How will the Trump administration handle long Hurricane Harvey recovery?

Politics

MILES O'BRIEN: We turn now to the political news of the week, the reaction to the president's visit to Texas Tuesday, his tax reform goals outlined today, and divisions in the Trump administration playing out in public.

John Yang has that.

JOHN YANG: Thanks, Miles.

To discuss all that, we're joined again by Karine Jean-Pierre. She's a senior adviser to MoveOn.org, a contributing editor to Bustle, which is an online women's magazine, and a veteran of the Obama White House. And also Matt Schlapp, chairman of the American Conservative Union and the former White House political director for George W. Bush.

Matt, let's begin with you.

Your old boss learned the pitfalls of dealing with natural disasters.

MATT SCHLAPP, American Conservative Union: He doesn't like being called old. I just…

(LAUGHTER)

JOHN YANG: Your former boss.

MATT SCHLAPP: OK.

JOHN YANG: After you left the White House, I should also add.

MATT SCHLAPP: Yes.

JOHN YANG: How is President Trump handling his first major challenge dealing with a natural disaster?

MATT SCHLAPP: It's tough for presidents.

They are damned if they do, they're damned if they don't. They're criticized for going down and getting the attention off those whose lives are in danger. But then when they stay back and try to monitor things from the Situation Room, people say you're not showing compassion and you should be out there talking to folks.

So, I think Donald Trump understood that there were going to be critics no matter what he did. And I think he demonstrated to the American people and really to the international community that he has compassion for those whose lives have forever been affected, those who have lost their lives.

He's bringing the power of the federal government to everything that can be done possibly to help these folks. And this is going to be an ongoing, long recovery. This is something that we — I think President Bush realized, and his dad before him in Hurricane Andrew, which is, when you have devastating storms like this, it takes years to recover.

And some people will never get their lives back.

JOHN YANG: Karine, what is your take?

KARINE JEAN-PIERRE, MoveOn.org: Well, I'm going to agree with Matt on one thing here. It is going to be a long-term recovery.

And that's my concern with Donald Trump. You know, yesterday, it was like a — it's almost like it was like a 24-hour TV show. And my concern is, for him, he needs to understand that this is monumental, what we saw in Houston.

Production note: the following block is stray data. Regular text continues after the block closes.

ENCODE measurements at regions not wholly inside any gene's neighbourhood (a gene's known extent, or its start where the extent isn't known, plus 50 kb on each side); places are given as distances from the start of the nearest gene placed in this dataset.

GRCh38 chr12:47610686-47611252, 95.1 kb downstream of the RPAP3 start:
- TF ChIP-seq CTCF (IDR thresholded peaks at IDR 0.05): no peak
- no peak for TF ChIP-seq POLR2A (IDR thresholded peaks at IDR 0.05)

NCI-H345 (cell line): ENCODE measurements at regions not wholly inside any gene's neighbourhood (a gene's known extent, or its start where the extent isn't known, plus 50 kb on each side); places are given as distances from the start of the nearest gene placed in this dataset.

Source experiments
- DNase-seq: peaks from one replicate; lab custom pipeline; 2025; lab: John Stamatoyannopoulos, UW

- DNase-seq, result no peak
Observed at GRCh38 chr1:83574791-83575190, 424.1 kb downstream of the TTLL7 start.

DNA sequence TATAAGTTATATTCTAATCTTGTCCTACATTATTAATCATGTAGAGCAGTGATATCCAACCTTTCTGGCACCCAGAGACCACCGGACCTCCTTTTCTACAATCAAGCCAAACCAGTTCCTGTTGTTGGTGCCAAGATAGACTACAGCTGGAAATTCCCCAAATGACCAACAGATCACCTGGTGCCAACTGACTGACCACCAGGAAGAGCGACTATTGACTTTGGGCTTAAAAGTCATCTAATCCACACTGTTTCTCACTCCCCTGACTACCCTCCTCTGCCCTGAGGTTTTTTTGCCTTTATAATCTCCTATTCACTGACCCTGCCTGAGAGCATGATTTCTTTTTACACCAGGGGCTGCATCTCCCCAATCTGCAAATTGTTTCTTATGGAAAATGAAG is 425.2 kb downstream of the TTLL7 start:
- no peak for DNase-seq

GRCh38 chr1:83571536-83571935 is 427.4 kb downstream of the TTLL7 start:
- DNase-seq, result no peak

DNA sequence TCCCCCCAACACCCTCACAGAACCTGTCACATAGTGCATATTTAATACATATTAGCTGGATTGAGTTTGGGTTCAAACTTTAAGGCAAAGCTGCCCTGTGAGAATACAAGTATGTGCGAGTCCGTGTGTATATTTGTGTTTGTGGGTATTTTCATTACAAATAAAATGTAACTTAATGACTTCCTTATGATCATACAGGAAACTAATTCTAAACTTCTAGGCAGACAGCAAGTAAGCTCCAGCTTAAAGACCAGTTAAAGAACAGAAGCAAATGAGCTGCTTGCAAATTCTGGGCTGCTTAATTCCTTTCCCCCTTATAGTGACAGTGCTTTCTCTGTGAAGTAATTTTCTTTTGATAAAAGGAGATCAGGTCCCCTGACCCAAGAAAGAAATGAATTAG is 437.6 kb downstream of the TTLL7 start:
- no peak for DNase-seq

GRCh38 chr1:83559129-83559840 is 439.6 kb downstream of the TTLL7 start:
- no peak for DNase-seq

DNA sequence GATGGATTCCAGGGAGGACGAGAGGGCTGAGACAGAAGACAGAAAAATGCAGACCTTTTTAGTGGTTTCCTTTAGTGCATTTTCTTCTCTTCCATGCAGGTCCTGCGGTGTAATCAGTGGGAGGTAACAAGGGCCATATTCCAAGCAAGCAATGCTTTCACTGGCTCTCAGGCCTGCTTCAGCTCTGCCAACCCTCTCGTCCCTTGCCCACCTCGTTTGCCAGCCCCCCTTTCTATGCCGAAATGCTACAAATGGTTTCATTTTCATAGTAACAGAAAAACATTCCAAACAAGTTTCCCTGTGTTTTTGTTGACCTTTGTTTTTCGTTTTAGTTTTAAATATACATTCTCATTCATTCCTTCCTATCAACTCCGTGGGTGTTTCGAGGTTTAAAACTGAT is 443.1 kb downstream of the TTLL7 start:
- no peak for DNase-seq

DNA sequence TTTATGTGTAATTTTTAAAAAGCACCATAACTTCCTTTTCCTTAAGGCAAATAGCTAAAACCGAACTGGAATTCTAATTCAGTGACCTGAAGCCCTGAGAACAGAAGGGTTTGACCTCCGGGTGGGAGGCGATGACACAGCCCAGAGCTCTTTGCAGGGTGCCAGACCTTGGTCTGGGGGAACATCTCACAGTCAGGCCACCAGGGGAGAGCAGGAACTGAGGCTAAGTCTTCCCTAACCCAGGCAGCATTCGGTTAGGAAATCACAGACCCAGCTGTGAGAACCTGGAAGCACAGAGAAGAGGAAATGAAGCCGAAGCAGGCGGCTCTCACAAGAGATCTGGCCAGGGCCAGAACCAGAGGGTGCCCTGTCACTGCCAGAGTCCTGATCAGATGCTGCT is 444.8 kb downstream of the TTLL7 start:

The whole city is underwater, practically. The Gulf Coast is in a devastating situation. And what we have right now with the Donald Trump administration, he hasn't staffed up in the most crucial departments that are going to be leading this effort. We're talking about Department of Homeland Security, SBA, Small Business Administration, and also FEMA.

And there are hundreds and hundreds of positions that are crucial for this, and he hasn't staffed up. And he can't blame on the Senate. He hasn't brought people to be nominated. And, secondly, is, when he created his budget that went to Congress, there was slashes to FEMA, to SBA, to DHS, to programs that were incredibly important.

(CROSSTALK)

KARINE JEAN-PIERRE: So, what is the long-term — so, what is the — is he understanding what the long-term affect truly is, and how is he going to change that, going to fix what is going on?

MATT SCHLAPP: It's conservatives who make this argument, like, let's get good conservative Republicans in charge of these agencies, because we don't always trust the career folks.

I'm going to take the defense of the career folks. Even when you don't have political people in charge, you have hundreds, thousands of competent career people in these agencies.

I think General Kelly, is the chief of staff, someone who just came from Homeland Security, who has relevant experience in these areas, is really advising the president well.

I think it's wrong to say, just because we don't have political people in place, that the career people in place can't do the competent job.

And every step I have seen, from what the federal government can do to help these folks, they are hitting it right on mark, even though this tragedy is terrible, people have lost their lives, a policeman lost his life. It's terrible. You can't do anything to change that.